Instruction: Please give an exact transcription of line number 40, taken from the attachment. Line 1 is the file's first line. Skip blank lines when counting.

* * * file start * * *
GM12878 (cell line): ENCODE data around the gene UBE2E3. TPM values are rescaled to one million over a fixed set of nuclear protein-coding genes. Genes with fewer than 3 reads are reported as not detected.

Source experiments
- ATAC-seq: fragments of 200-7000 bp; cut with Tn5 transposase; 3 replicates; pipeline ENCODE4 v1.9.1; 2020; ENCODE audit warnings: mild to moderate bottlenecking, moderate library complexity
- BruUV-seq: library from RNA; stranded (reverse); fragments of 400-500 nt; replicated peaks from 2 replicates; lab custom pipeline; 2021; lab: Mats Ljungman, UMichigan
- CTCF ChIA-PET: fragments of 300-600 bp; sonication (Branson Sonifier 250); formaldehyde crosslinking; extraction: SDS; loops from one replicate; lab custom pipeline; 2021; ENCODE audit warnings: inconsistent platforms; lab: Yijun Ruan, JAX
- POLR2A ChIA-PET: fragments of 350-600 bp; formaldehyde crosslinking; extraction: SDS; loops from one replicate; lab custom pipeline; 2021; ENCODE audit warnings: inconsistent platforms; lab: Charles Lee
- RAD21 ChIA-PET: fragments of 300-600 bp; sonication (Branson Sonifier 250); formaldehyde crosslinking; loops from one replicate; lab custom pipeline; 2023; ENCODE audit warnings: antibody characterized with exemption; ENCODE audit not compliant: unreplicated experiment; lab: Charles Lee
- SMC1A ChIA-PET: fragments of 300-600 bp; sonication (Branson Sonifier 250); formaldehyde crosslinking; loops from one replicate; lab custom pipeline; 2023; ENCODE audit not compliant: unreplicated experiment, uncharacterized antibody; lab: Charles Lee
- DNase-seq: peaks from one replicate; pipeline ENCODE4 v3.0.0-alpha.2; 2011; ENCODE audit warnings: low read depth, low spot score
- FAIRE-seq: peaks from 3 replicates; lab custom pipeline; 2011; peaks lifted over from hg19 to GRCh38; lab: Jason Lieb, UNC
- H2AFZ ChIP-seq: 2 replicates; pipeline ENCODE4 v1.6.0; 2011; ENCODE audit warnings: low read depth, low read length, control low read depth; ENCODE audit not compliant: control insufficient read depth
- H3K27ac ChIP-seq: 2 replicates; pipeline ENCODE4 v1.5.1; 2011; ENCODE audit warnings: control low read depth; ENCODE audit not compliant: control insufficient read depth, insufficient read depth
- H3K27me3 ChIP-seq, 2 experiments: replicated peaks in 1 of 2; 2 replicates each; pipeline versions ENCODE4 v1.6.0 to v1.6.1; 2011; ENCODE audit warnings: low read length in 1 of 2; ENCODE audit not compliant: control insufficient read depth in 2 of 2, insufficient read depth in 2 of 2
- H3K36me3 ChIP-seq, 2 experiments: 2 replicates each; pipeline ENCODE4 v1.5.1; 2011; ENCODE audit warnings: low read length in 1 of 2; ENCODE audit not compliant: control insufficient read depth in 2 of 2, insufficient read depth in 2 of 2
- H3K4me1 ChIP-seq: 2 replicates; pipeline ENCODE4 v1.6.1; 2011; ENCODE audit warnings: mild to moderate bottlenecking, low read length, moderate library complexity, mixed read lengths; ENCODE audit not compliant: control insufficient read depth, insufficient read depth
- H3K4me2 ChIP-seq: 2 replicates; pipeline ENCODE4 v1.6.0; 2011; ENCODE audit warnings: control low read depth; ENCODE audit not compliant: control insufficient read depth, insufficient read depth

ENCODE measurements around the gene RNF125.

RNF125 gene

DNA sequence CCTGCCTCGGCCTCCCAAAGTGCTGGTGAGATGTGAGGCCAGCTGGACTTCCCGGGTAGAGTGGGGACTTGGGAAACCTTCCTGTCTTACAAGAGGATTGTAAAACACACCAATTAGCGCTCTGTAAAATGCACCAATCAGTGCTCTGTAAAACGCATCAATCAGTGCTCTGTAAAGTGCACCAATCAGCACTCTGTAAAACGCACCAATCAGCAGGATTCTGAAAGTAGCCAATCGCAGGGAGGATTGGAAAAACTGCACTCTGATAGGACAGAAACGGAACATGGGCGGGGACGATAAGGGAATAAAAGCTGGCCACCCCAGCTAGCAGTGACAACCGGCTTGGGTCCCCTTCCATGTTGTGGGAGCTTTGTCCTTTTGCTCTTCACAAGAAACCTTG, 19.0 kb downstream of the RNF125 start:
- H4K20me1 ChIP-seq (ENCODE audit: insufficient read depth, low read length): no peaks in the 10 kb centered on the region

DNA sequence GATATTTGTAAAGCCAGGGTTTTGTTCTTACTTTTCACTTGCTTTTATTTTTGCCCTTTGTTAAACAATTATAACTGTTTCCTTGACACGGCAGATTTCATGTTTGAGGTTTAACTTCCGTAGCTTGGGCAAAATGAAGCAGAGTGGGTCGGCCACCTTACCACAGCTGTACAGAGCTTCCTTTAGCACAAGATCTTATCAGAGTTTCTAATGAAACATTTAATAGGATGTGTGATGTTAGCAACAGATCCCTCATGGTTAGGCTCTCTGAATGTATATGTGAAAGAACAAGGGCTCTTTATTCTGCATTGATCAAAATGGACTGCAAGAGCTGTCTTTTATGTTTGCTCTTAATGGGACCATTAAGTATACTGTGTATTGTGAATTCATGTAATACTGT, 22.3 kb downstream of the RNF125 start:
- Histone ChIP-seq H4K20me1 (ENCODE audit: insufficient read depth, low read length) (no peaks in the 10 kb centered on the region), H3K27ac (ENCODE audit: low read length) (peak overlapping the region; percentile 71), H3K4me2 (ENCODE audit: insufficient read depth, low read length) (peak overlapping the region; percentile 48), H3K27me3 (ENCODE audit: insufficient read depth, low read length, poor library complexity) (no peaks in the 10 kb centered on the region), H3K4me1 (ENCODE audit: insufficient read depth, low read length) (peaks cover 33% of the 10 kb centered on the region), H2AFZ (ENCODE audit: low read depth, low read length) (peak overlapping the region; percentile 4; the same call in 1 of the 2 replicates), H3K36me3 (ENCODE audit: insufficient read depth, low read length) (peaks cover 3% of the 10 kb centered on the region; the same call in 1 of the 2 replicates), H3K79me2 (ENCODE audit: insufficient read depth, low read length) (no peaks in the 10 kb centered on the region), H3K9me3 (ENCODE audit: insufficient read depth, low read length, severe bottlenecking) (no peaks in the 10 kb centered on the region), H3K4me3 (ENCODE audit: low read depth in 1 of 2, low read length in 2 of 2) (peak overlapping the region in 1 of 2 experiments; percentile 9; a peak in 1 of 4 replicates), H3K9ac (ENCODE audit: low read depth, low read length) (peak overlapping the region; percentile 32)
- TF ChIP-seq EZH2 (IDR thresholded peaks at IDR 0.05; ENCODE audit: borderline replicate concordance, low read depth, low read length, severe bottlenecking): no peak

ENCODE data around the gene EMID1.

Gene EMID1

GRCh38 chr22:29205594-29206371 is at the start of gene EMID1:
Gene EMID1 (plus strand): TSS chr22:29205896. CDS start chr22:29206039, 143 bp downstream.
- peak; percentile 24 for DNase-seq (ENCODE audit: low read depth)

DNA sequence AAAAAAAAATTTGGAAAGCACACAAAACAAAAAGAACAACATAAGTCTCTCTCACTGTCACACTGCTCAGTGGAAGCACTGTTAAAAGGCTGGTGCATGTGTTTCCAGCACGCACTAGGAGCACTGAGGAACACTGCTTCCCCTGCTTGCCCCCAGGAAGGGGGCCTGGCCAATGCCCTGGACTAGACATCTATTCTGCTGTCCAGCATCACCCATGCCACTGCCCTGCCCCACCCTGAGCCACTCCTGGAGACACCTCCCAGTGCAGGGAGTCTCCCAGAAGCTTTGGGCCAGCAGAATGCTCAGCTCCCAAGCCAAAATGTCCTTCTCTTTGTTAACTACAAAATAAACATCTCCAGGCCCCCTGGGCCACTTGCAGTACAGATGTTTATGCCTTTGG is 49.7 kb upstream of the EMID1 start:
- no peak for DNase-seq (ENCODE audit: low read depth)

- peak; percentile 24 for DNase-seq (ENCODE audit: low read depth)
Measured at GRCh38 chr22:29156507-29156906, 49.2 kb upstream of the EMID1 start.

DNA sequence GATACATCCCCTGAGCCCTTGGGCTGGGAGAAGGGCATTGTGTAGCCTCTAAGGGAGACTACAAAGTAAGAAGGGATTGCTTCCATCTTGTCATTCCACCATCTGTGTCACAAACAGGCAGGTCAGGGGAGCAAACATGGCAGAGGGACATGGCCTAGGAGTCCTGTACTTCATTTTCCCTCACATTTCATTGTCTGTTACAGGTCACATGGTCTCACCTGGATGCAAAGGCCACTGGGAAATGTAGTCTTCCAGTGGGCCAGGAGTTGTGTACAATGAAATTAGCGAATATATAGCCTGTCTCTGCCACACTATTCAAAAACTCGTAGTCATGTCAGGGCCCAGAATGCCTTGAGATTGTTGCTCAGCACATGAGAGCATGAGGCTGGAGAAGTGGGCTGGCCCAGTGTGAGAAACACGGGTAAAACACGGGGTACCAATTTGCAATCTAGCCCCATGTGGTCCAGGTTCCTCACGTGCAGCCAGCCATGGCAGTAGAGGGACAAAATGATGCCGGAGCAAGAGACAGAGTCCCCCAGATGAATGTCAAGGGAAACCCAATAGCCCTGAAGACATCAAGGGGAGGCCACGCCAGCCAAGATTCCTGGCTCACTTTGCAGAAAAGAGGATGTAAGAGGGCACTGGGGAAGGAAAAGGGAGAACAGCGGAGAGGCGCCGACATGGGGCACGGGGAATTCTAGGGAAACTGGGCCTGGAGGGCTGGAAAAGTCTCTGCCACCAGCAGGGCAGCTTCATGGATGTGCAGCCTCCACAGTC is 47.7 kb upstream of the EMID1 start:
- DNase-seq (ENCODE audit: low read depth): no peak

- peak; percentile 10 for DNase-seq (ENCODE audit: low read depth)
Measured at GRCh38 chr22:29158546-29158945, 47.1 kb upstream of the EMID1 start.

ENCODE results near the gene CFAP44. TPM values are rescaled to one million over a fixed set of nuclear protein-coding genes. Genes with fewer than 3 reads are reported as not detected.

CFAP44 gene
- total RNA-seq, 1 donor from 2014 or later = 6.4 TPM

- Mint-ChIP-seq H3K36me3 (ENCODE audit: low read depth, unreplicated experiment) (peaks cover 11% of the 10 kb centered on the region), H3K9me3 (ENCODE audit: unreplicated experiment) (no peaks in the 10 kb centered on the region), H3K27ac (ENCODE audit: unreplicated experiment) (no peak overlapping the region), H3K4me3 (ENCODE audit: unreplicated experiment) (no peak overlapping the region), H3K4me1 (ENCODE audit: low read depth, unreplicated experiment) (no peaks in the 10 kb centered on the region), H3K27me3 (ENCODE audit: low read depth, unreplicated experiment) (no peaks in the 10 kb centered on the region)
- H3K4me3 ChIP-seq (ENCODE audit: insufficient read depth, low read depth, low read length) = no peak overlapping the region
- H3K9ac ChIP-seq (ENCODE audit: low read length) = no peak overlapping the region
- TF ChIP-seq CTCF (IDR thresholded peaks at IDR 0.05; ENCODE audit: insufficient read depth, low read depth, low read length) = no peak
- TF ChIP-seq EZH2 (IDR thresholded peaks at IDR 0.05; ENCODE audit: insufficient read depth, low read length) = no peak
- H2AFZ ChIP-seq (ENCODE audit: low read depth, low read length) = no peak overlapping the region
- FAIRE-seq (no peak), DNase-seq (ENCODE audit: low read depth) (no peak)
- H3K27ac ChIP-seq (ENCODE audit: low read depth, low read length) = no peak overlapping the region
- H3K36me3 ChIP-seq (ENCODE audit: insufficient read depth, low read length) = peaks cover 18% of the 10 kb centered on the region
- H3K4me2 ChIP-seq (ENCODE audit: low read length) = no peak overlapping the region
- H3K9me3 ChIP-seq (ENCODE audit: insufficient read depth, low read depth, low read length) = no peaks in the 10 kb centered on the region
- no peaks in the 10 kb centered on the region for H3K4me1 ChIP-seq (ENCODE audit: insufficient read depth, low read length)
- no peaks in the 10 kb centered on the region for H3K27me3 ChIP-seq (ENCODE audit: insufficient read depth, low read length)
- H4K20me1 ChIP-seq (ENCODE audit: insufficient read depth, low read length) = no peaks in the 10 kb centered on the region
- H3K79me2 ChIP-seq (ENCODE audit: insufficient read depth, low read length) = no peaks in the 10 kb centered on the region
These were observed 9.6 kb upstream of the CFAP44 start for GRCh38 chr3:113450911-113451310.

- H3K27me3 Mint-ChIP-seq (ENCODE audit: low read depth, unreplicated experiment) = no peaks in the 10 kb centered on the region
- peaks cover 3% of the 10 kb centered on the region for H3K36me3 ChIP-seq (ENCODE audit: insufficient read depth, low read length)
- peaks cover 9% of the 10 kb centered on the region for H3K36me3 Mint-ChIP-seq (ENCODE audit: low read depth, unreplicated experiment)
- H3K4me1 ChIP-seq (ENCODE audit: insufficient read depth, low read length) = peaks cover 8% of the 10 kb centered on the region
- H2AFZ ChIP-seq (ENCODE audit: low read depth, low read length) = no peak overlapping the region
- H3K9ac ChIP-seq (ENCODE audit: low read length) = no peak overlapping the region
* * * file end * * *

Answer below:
- Mint-ChIP-seq H3K36me3 (ENCODE audit: low read depth, unreplicated experiment) (peaks cover 11% of the 10 kb centered on the region), H3K9me3 (ENCODE audit: unreplicated experiment) (no peaks in the 10 kb centered on the region), H3K27ac (ENCODE audit: unreplicated experiment) (no peak overlapping the region), H3K4me3 (ENCODE audit: unreplicated experiment) (no peak overlapping the region), H3K4me1 (ENCODE audit: low read depth, unreplicated experiment) (no peaks in the 10 kb centered on the region), H3K27me3 (ENCODE audit: low read depth, unreplicated experiment) (no peaks in the 10 kb centered on the region)